What was your awakening to Midlife?
Michelle experienced an unraveling around age 42 with the notion that it was a midlife crisis. She started to sense a “pang of time” and came to the conclusion that it wasn’t a crisis after all. The feeling of unease gradually escalated as she became aware that her life was actually ok and the imbalance resided in how she felt as if she still wanted to run away. Over time as Michelle worked through her feelings and helped other women, she came up with the concept of aligning with time.
When you say unraveling, what do you mean by unraveled?
Michelle explained that it was a moment where everything was good and she had no reason to feel bad but, on the inside, she wanted to run and change things. Despite her normal tricks to feel better, nothing worked. She went inward to figure it out. During the process, she went to different doctors.
What were you experiencing, if it wasn’t depression?
It was a feeling of isolation and unsettledness in her life with no specific cause of it.
Did it then become apparent that this was hormonal and not midlife and you should just ride the wave?
She describes how it wasn’t so cut and dry. Michelle had to find people who used all different kinds of healing to normalize her feelings. Acupuncturists and Energy healers are examples of a few. Working with those people brought her to this current place. Harnessing and using the energy of her feelings instead of allowing them to be a storm was important.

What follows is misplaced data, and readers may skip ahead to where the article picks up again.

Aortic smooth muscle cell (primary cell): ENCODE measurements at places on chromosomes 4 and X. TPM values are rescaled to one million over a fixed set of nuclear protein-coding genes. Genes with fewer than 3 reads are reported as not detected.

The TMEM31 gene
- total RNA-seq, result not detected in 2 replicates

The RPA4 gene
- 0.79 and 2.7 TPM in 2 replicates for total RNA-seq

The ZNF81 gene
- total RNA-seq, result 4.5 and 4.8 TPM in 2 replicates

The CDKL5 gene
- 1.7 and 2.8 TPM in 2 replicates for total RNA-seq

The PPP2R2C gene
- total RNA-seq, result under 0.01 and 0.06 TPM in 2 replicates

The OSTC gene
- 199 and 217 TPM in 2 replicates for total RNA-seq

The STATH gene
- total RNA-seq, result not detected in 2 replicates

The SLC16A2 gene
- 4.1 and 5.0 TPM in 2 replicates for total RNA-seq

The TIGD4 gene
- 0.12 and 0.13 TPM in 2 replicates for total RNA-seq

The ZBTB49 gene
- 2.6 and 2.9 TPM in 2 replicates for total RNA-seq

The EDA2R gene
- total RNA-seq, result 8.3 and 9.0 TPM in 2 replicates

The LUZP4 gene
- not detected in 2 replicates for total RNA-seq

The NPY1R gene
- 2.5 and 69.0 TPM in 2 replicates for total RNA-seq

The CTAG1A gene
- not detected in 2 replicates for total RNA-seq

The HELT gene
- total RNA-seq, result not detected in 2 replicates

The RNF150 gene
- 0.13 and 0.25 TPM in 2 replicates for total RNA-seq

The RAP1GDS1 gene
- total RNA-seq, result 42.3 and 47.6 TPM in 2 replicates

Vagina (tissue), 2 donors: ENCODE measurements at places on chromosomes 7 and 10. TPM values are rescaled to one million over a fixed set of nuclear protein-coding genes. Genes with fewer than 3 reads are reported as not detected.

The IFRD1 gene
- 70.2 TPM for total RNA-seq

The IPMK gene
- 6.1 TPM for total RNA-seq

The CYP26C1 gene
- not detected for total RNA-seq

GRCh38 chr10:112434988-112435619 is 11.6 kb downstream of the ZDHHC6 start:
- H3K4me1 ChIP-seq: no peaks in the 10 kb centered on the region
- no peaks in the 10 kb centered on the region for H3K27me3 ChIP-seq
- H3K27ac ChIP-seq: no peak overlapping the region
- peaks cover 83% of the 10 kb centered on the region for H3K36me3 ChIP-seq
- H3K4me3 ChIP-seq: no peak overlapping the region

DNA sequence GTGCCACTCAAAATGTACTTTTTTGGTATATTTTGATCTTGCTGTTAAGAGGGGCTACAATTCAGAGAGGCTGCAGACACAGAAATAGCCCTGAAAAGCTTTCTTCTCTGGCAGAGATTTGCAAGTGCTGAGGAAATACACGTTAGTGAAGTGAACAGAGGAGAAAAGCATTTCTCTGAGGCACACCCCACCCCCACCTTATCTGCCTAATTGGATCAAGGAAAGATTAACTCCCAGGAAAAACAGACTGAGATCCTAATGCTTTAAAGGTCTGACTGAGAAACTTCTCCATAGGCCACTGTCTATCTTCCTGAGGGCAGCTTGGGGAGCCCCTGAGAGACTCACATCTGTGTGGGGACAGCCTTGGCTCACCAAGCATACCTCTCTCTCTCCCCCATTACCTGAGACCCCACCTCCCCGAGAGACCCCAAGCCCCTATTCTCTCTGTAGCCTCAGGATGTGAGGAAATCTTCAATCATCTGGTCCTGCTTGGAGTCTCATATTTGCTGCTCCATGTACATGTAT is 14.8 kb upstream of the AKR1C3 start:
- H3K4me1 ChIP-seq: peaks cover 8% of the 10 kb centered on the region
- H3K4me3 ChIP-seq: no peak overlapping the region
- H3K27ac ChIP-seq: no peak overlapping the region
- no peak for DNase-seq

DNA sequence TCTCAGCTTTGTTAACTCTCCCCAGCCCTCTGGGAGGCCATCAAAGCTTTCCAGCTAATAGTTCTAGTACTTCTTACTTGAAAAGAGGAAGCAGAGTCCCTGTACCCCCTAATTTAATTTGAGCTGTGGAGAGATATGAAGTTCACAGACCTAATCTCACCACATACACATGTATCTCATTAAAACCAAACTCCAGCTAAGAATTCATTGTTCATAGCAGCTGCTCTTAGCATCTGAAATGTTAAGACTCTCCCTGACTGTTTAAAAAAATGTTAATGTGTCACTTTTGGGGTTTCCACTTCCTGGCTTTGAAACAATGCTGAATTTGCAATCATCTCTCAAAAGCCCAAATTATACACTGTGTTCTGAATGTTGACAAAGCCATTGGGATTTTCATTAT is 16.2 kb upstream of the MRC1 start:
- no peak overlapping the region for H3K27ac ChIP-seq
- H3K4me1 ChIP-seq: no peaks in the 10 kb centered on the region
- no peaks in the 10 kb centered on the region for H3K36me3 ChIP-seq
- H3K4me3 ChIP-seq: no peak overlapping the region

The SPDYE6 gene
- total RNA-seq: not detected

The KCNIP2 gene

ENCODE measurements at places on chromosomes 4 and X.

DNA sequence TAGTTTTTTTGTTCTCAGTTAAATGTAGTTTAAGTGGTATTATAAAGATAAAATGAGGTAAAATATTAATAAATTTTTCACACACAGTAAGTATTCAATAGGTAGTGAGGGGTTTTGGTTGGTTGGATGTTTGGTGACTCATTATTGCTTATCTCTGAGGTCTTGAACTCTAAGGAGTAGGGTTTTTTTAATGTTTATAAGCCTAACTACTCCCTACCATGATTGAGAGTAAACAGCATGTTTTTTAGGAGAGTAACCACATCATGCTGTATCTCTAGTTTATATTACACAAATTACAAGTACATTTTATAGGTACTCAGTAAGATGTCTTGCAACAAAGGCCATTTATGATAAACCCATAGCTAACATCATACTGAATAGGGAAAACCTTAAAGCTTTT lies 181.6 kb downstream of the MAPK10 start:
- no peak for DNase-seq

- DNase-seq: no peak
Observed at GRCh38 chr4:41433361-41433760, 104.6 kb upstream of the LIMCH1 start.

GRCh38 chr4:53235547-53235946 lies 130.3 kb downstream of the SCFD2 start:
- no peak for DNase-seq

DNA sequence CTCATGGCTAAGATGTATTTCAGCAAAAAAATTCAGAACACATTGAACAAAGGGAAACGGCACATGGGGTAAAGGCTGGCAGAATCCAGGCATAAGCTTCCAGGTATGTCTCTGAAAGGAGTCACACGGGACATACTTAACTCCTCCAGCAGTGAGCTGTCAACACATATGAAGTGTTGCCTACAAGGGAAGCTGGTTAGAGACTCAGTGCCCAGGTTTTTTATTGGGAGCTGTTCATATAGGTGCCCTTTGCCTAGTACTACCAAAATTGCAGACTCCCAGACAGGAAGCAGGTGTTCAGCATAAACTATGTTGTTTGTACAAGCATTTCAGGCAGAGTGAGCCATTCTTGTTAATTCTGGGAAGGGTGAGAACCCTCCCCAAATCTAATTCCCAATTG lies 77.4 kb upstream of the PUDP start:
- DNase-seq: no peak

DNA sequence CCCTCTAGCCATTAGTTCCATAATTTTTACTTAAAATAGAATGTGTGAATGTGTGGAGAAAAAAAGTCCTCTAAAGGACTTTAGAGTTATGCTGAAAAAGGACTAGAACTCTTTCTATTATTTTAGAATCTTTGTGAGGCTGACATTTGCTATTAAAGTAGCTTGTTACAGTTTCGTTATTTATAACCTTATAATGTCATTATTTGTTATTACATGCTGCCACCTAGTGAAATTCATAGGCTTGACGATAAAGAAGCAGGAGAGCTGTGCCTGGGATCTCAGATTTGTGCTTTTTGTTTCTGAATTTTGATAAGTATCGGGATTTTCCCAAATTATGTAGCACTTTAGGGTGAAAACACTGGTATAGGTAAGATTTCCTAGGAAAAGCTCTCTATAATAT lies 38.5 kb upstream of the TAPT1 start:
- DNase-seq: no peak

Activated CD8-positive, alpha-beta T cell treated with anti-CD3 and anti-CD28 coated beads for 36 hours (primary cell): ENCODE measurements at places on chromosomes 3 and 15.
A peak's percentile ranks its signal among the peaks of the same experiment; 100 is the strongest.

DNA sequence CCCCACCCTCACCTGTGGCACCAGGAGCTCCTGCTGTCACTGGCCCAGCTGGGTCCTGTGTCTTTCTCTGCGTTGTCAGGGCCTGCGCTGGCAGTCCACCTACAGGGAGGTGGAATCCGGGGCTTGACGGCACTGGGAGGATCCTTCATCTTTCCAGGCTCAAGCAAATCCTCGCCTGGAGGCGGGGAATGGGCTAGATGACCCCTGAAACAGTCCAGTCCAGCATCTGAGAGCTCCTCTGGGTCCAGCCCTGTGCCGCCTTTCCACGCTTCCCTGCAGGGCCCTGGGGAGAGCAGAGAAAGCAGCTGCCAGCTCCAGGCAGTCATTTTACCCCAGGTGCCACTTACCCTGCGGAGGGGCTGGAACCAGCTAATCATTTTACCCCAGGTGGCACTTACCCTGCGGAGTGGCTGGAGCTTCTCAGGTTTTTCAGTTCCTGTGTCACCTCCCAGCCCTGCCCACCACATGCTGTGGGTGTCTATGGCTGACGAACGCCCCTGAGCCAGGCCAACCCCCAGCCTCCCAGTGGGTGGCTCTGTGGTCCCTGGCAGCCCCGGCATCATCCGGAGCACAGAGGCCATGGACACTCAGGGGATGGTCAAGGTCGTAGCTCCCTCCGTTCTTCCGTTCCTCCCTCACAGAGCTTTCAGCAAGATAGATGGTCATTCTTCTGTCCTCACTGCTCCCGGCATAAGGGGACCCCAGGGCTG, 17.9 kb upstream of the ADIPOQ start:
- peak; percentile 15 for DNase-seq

What were you doing before this?
Michelle was a set and costume designer in Theatre. She was accustomed to talking to people in vulnerable states about their bodies. “How we perceive our body to look and how the world sees us are usually two different perspectives” That mindset really impacts her work as she takes women through this process of aligning with time. “It is really being present with the now.” What we as women do now impacts us years from now. You can’t be present in the past to create your future.
What do you personally do now to align with time in your life?
Michelle is particular with the quality of her food. When it's not available she will fast. She is gluten-free due to an autoimmune disorder which has its pros and cons. She washes her face every night and honors that ritual as being apart of connecting with herself and reflecting on what she is grateful for. Recently she’s become serious about who she surrounds herself with and set strong boundaries about what she tolerates. She doesn’t say yes to the “greater room at large” any longer too.
What are some positive things about Estrogen decline?